June 14, 2024
Search
Close this search box.
Search
Close this search box.
June 14, 2024
Search
Close this search box.

Linking Northern and Central NJ, Bronx, Manhattan, Westchester and CT

Reviewing: “Cornerstones: The Bible and Jewish Ideology” by Rabbi Hayyim Angel. Kodesh Press. 2020. English. Paperback. 224 pages. ISBN-13: 978-1947857438.

There’s a joke that two yeshiva bochurim found a Tanach. Once asked the other what it was. To which the other replied: I’m not sure, but I know the Gemara quotes it all the time. While that’s obviously a witticism, the reality is that too many people across the religious spectrum don’t have a comprehensive understanding of Tanach.

While Tanach is the cornerstone of Jewish thought, many have sadly not undertaken a serious study of it. For example, in the hours after Biden’s victory, an article appeared, “Did Biden just pull an ‘Adonijah’: Claiming the Crown before Final Results?” That only makes sense to someone who knows the story of Adonijah in Shmuel 2 and how he tried to usurp the crown from Shlomo to understand the comparison.

In “Cornerstones: The Bible and Jewish Ideology,” Rabbi Hayyim Angel has 12 essays (two new, 10 previously published) on various aspects of Tanach study. As a brilliant thinker and gifted writer, Angel’s essays are thought-provoking and insightful.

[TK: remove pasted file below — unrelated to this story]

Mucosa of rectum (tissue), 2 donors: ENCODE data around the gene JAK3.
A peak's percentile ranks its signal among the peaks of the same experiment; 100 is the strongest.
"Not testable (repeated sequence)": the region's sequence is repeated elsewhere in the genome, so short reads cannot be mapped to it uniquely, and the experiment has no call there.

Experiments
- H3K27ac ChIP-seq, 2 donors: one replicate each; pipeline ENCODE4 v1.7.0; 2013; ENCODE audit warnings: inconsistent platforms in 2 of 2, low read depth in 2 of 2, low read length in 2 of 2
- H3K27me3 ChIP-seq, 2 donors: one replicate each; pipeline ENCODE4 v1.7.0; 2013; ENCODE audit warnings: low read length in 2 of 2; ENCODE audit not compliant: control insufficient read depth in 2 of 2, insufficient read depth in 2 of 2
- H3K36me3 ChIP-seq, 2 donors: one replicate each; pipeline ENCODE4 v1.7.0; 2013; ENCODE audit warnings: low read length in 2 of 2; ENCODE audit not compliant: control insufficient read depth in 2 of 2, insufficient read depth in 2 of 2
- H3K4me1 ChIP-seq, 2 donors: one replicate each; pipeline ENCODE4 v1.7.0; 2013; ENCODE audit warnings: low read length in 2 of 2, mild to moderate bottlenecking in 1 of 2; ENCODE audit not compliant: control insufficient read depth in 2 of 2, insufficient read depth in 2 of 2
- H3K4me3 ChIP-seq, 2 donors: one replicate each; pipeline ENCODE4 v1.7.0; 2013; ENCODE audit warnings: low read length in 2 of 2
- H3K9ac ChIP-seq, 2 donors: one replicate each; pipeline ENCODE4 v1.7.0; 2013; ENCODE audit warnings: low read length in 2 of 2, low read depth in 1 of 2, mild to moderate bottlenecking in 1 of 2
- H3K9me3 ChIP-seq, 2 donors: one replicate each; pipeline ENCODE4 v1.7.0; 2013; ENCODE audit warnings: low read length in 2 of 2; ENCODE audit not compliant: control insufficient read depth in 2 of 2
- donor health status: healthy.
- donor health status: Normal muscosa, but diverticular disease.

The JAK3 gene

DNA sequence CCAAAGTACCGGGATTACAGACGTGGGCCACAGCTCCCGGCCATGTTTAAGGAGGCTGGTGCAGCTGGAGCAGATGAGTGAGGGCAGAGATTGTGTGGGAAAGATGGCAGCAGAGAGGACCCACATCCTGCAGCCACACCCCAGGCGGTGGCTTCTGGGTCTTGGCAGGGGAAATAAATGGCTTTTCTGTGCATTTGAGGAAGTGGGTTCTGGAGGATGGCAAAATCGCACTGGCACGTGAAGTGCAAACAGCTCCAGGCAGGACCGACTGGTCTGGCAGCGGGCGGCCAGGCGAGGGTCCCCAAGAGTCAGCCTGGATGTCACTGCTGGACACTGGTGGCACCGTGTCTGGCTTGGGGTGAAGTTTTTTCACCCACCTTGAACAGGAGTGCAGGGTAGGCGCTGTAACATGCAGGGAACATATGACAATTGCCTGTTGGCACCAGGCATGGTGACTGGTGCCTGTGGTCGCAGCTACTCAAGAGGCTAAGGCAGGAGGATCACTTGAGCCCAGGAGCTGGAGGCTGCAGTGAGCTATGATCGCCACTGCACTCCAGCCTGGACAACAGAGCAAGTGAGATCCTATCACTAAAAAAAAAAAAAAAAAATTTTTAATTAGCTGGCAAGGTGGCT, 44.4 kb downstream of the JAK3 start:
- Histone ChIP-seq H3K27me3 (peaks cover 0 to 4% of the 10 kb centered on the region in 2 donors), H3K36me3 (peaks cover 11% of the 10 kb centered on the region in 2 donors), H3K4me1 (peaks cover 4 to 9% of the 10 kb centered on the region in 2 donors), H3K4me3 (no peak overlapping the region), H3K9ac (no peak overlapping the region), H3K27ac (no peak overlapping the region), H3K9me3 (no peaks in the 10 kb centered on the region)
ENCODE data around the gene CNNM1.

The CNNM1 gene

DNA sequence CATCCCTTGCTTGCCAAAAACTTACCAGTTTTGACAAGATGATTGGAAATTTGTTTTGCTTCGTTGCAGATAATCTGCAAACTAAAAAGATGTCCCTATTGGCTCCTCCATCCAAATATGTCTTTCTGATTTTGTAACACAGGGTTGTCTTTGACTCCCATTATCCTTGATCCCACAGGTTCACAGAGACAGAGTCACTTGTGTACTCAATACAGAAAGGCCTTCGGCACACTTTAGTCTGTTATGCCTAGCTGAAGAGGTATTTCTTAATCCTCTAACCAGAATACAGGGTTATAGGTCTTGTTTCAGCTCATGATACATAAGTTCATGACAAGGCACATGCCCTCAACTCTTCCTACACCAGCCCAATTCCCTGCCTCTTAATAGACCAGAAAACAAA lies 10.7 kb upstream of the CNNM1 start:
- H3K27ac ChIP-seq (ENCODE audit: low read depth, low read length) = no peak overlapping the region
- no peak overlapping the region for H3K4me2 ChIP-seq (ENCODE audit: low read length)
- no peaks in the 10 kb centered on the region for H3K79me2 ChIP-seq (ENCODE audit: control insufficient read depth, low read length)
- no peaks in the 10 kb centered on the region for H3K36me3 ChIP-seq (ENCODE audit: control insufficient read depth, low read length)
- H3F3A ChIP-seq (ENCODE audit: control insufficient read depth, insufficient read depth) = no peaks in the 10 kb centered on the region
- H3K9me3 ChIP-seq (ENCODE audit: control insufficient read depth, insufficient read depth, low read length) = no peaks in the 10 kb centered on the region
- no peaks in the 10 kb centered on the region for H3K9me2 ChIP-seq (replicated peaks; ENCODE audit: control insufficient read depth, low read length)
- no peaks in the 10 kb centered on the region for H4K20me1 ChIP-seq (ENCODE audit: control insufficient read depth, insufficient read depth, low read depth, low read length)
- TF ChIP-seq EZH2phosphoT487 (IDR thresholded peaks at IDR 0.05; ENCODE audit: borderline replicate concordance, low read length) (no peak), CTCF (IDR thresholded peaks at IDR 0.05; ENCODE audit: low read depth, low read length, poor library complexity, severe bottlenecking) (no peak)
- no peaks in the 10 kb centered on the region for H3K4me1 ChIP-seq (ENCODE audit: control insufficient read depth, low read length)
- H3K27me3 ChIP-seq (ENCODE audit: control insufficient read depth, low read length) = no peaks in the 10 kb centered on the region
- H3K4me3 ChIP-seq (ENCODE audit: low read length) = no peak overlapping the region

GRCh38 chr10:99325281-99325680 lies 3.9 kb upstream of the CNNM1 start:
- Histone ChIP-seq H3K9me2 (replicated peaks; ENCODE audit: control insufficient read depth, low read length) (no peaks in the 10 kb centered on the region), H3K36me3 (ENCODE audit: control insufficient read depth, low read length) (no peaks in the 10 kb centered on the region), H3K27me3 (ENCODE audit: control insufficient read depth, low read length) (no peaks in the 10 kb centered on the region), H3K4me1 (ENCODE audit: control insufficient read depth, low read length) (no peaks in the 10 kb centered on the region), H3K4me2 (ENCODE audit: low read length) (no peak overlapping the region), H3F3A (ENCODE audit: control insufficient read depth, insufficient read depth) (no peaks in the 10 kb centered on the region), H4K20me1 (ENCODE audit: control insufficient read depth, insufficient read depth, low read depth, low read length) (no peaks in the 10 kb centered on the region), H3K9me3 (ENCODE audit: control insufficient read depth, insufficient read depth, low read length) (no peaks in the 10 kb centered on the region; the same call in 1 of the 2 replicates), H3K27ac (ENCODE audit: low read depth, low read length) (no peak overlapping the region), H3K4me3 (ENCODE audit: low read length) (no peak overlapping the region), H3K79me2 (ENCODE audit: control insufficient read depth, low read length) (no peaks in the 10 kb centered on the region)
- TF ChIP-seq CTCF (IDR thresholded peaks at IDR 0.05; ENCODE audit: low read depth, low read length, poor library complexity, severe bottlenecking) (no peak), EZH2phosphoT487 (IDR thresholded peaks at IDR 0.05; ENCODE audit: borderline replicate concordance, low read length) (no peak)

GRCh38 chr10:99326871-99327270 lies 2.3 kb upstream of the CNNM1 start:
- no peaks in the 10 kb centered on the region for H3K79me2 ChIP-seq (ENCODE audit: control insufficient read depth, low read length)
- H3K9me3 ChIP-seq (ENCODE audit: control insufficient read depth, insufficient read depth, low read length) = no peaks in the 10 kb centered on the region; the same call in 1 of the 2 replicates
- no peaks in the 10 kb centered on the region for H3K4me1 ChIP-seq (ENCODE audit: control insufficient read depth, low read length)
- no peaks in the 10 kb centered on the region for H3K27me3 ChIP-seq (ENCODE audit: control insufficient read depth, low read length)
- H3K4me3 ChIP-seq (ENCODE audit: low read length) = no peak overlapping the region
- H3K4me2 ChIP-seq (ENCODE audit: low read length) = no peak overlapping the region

The book starts with an original essay on the Land of Israel in the Bible. Angel writes that there is no biblical holiday to commemorate Israel’s entry into the land. This is due to the fact that the Torah creates a national covenantal identity that transcends the Land of Israel.

Other essays include timely topics such as Tanakh and Superstition, Love the Ger, Tanakh and Sephardic Inclusion in the yeshiva high school curriculum, and more. Angel does not shy away from the tough questions and provides insightful, deliberate and well-reasoned answers that will make you a better person.

As one of the more original thinkers of our day, “Cornerstones” highlights Rabbi Angel’s thoughts and insights at their very best.

Reviewing: “A Kabbalah of Food: Stories, Teachings, Recipes” by Rabbi Hanoch Hecht. Monkfish Book Publishing. 2020. English. Paperback. 280 pages. ISBN-13: 978-1948626316.

When a book opens with the line “nothing is more central to Jewish life than food and storytelling,” you know it is not written by a Brisker. In “A Kabbalah of Food: Stories, Teachings, Recipes,” author Rabbi Hanoch Hecht, director of Chabad of Dutchess County, has combined storytelling with food recipes.

The first half of the book contains about 40 chasidic stories—many of them about food, with the Baal Shem Tov as the protagonist—while the second half of the book has numerous recipes for Shabbat and Jewish holidays. While my culinary capabilities stop at making Minute Rice and anything involving more than four ingredients, I did not actually make the items in part 2.

The book is written so that the stories, teaching and recipes can bring the reader closer to observing kashrut properly and elevate the sparks of godliness within the physical world. As such, this is a versatile book for both the observant reader and those on their journey to religious observance.


Ben Rothke lives in New Jersey and works in the information security field. He reviews books on religion, technology and science. @benrothke

Leave a Comment

Most Popular Articles